How does the comprehensive, syndromic approach of the BioFire BCID Panel over a Gram stain-directed approach impact clinical operations?
As a clinician doing antimicrobial stewardship and patient care, you start to develop a healthy appreciation that Gram stains are helpful, but they’re not foolproof. There’s a lot of variability when you do repeat Gram stains. It’s an art, and with that, if you have direct detection of genes and organisms, it doesn’t really make sense to direct your panel based off of a Gram stain.
It’s not just a conceptual thing. We’ve actually seen this. During my residency training, I ran across this within a week of starting with the BioFire product. We only saw gram-positive cocci in clusters on the Gram stain, but the BioFire BCID Panel detected six organisms and multiple resistance mechanisms. This was a cystic fibrosis patient that had a central line, was in the ICU and was very sick, and we were able to really streamline their therapy because of what the panel found.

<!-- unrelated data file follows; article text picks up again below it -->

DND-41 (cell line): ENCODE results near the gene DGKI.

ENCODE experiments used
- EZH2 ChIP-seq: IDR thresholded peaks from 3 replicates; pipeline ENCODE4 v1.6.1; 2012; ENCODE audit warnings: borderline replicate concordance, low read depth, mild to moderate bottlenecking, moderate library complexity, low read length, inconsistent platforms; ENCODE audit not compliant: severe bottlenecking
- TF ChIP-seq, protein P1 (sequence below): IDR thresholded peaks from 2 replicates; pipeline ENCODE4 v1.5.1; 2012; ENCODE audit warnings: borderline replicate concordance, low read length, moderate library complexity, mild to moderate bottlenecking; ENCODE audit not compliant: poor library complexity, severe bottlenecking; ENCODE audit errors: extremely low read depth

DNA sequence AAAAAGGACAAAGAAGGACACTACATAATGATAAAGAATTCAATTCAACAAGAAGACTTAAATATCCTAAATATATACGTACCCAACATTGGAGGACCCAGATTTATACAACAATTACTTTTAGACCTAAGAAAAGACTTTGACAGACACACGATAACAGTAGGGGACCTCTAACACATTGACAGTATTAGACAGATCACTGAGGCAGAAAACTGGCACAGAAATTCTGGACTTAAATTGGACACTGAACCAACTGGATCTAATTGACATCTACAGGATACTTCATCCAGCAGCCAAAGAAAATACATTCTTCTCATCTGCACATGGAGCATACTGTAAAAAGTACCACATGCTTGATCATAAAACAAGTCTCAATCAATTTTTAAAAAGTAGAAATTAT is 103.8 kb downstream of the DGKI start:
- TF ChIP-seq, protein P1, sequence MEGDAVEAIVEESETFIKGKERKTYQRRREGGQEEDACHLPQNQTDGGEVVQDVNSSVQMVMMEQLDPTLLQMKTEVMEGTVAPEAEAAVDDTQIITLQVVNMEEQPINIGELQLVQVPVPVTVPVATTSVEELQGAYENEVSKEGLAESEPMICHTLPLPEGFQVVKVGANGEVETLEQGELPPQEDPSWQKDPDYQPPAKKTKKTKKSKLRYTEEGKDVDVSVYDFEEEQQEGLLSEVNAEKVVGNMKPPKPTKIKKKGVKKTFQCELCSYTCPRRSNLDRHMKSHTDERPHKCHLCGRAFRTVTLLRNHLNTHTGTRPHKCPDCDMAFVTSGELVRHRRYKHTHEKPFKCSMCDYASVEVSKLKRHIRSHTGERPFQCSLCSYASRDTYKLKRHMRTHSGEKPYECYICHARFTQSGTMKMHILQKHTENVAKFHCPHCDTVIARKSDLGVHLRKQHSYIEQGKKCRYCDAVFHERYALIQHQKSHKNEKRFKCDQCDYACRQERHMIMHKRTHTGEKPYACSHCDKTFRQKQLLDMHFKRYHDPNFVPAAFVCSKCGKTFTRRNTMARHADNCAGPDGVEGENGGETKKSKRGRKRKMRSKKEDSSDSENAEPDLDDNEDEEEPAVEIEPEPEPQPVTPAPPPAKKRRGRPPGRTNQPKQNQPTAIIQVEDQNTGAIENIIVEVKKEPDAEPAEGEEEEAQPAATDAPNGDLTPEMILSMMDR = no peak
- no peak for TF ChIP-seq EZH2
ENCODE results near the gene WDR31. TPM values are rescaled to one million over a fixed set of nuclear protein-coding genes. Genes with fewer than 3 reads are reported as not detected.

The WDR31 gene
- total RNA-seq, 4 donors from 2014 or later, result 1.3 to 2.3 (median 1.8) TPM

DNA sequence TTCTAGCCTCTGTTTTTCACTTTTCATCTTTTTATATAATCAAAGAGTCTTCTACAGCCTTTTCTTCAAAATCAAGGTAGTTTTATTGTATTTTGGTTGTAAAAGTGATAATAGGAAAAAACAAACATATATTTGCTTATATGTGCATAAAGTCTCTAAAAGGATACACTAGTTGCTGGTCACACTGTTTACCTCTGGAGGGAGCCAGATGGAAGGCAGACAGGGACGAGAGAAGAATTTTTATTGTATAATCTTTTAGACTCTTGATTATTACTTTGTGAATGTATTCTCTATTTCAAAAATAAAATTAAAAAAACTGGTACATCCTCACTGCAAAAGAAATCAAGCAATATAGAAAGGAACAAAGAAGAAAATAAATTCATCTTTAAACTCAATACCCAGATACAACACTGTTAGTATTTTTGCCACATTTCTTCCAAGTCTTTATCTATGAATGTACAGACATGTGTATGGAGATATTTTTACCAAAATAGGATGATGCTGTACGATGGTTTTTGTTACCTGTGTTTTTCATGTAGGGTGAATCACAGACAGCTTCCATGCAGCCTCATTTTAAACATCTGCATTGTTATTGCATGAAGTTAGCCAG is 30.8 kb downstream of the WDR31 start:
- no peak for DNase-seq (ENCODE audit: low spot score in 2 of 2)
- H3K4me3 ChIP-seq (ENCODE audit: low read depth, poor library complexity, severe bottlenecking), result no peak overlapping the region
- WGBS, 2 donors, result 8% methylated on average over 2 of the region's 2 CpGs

Then using the panel as a guide for a second review of the Gram stain with high-power fields, we were actually able to see yeast elements and gram-positive cocci in chains. With further workup of that culture, we were able to isolate all of those organisms and phenotypically confirm the resistance markers that we saw on the BioFire BCID Panel as well. That really speaks to the fact that Gram stain-directed approaches for syndromic assays for bloodstream infections aren’t really optimal, because you’ll have situations with critically ill patients where you do inappropriate therapy for an extended period of time, probably 48 hours, before you actually find out that you made the wrong decision based off of a Gram stain. These technologies are game changers.